Figure 2. Click to view larger image.
Ferroportin is a transmembrane iron exporter which transfers ferrous iron from duodenal enterocytes into the blood or from macrophages into the circulation20. Upon hepcidin binding to a cell, ferroportin is internalised and degraded, thereby resulting in iron retention within the cells21. Accordingly increased production of hepcidin, as a consequence of inflammation or iron loading, results in decreased duodenal iron absorption from the diet and reduced transfer of iron from macrophages. Accordingly, the availability of iron to the erythron is reduced when hepcidin levels are high, which can lead to iron deficiency and anaemia20.
Iron is also required for bacterial growth and proliferation13,14. Studies have shown that activation of macrophages by bacterial infection is associated with transcriptional up-regulation of ferroportin in several bacterial infections including Salmonella typhimurium or Myocbacteria. Investigations have concluded that changes in ferroportin expression or function can influence the growth of intracellular bacteria inside macrophages by altering iron availability. They also raise the possibility that variations in macrophage ferroportin levels may contribute to the altered susceptibility to infection.
In S. typhimurium infection, nitric oxide-mediated regulation of ferroportin controls macrophage iron homeostasis and immune function15. Macrophages display increased iron content due to reduced ferroportin expression and this allows for an enhanced iron acquisition by the intracellular bacterium S. typhimurium. This is paralleled by a reduced cytokine expression and impaired pathogen control15,22.
In Mycobacterium avium infection, there is also a high accumulation of iron inside the macrophages22,23. Interleukin-6-induced hepcidin production and the consequent decrease in iron release from macrophages and enterocytes, is presumed to contribute to host protection against infection by decreasing circulating iron levels. However, in the case of M. avium infection, these same iron alterations promote the growth of the pathogen22,23.
Click on the links below to watch video clips of leading expert Dr Günter Weiss, from the Medical University of Innsbruck, Austria, further describing the link between iron and the immune response to infection, and outlining the potential impact on clinical outcome.
- Iron deficiency and infection
- What role does iron play in the immune response to infection?
- How does iron deficiency affect the body's response to infection?
- How does iron status affect clinical outcome?
- Can iron therapy be detrimental in some cases?
The management of iron deficiency in patients with infections is largely dependent on the cause of the iron deficiency and the type of infectious agent involved. General information on treating iron deficiency can be found in the section above on 'Dosing and Treatment'. Successful management of iron deficiency should replenish iron stores, improve symptoms and limit the negative clinical consequences associated with insufficient iron, whilst avoiding worsening the existing infection. Based on the roles of iron for pathogen growth, iron supplementation should be avoided in patients with active infection – however, data is currently lacking from prospective clinical studies providing useful information on the effects of iron supplementation on the course of a chronic underlying infection. On the other hand, absolute iron deficiency may cause detrimental effects not only on the patients’ quality of life but also on cardiovascular performance and tissue oxygenation or, in case of children, on growth and neurological development. The decision to prescribe iron therapy for infected patients should be made in the context of the individual clinical scenario and with careful consideration of risk versus benefit for the patient.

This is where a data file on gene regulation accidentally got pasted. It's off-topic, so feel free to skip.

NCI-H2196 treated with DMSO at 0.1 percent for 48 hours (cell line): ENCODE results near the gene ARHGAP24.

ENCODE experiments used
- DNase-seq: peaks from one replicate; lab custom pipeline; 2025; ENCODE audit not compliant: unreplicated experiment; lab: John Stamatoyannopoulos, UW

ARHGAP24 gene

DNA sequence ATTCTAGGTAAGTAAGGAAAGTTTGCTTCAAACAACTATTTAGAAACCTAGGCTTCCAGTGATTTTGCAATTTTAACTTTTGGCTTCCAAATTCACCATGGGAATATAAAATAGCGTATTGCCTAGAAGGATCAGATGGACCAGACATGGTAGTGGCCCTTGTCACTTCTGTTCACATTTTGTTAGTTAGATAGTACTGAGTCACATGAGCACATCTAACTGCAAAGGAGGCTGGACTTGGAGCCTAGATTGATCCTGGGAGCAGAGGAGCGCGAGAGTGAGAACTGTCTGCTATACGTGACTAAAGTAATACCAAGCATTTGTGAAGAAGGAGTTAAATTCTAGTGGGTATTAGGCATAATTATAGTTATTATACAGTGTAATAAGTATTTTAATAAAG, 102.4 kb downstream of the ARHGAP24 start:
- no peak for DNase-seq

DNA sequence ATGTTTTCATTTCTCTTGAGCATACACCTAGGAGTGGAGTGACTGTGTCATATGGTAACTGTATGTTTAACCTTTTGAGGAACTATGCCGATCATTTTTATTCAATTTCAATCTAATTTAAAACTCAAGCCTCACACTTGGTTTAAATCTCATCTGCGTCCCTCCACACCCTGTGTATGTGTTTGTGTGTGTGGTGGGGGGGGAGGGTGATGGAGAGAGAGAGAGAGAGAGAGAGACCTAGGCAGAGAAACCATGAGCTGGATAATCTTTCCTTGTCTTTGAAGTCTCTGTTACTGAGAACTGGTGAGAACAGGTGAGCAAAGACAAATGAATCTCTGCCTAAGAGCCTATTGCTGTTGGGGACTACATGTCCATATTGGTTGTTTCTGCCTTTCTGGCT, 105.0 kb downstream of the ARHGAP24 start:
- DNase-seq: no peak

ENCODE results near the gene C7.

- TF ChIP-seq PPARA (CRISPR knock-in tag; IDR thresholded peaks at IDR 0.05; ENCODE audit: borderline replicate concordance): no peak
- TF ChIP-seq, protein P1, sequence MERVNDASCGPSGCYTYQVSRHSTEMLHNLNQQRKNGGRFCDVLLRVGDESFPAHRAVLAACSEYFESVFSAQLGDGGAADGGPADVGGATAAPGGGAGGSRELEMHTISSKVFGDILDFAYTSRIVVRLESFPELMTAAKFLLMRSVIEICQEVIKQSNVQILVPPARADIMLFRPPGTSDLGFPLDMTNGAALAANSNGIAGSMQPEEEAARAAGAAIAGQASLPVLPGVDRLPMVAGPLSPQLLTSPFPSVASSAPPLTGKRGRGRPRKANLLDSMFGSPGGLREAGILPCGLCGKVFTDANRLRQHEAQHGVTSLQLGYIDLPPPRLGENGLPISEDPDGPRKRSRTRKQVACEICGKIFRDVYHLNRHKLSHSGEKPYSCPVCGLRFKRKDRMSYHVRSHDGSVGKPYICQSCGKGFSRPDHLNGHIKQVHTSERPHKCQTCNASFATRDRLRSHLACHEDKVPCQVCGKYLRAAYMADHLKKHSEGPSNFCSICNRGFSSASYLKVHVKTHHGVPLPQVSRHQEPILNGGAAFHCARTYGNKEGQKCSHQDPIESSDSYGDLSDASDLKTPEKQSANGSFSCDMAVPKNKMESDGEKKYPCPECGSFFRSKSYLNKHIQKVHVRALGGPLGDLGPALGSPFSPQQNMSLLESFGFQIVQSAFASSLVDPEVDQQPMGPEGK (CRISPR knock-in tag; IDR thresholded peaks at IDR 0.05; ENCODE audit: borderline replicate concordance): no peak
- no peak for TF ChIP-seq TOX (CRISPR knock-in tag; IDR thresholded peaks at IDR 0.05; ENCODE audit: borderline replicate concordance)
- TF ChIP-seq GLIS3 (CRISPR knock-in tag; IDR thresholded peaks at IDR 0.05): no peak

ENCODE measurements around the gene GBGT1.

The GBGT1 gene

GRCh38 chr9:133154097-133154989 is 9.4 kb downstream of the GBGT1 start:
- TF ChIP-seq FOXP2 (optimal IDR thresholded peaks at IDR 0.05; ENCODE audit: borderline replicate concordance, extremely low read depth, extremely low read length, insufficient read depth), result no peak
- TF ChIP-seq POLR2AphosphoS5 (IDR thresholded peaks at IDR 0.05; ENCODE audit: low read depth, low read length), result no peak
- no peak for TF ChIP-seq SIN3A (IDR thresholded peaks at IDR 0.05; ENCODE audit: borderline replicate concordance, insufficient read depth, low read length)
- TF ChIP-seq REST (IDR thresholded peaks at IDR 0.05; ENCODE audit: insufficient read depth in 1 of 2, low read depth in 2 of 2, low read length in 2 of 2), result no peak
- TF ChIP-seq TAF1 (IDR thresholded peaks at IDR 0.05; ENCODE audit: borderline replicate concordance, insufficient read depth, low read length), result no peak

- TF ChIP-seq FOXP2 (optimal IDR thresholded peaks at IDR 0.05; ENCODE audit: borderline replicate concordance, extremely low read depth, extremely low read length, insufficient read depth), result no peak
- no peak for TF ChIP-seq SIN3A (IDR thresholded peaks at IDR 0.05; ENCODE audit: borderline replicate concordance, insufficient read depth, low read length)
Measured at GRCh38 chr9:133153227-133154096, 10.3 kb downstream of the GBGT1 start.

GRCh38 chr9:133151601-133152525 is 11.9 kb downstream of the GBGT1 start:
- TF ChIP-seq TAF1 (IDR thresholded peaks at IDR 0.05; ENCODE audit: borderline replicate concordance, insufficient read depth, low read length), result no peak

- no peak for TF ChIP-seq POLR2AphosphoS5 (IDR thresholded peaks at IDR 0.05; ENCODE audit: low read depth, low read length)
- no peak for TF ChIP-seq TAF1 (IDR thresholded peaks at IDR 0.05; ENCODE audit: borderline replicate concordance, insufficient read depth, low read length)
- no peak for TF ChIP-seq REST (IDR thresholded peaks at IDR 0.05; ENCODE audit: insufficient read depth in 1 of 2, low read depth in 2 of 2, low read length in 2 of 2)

Treatment with oral iron offers a relatively simple and cost-effective option for iron replacement. However, oral iron is unsuitable in some patient populations, such as those exhibiting signs of inflammation24, which is likely to be the case in many types of infection. In Helicobacter pylori infection, iron absorption is impaired and thus it is recommended that H. pylori infection be eradicated before iron therapy is initiated25,26.
Intravenous iron is delivered directly into the blood and may therefore be effective when infection limits the absorption of oral iron. However, no clinical trials have evaluated the clinical impact of iron supplementation in patients with active or chronic infections. Nonetheless, it is important to consider the risk of infection in high-risk patient populations with iron deficiency, where routine dietary iron supplementation in children has been shown to result in increased mortality from infection27.
Serum iron markers have been associated with an increased risk for infectious complications in patients after liver transplantation and there may be an association between iron levels and bacteremia in haemodialysis patients28,29. However, further clinical research is needed to fully elucidate the complex interactions between iron, immunity, and infection. The decision to prescribe iron therapy for infected patients should be made in the context of the individual clinical scenario and with careful consideration of risk versus benefit14.
Recent research indicates that, using hepcidin, it might be possible to divert iron away from pathogens in a disease-specific manner, without subjecting the patient to iron deficiency16. Malaria pathogens, such as Plasmodium falciparum, invade hepatocytes and red blood cells, whereas tuberculosis pathogens (Mycobacterium tuberculosis) enter the body via alveolar macrophages. By controlling the flow of iron to these different tissues using hepcidin or iron modifying strategies, it might be possible to fight infections via the restriction of iron to each pathogens specific environment, without reducing the iron available to the patient. If iron is diverted precisely away from the invading pathogen, the immune system may have time to recognise and eliminate the infection30. This approach might be particularly useful in bacterial infections, where micro-organisms can develop antibiotic resistance, but most are unable to avoid the fundamental requirement for iron. Consequently, this approach to treating infection, which would avoid causing iron deficiency in the patient, might be of value in the future30.
For further information on the relationship between iron therapy and infection please see the recent article 'Iron and infection'. Also available – video footage of Professor Guenter Weiss discussing iron and infection at BioIron 2013 can be viewed by clicking here. In addition, for up-to-date news on the treatment of iron deficiency from across the therapeutic spectrum please click here.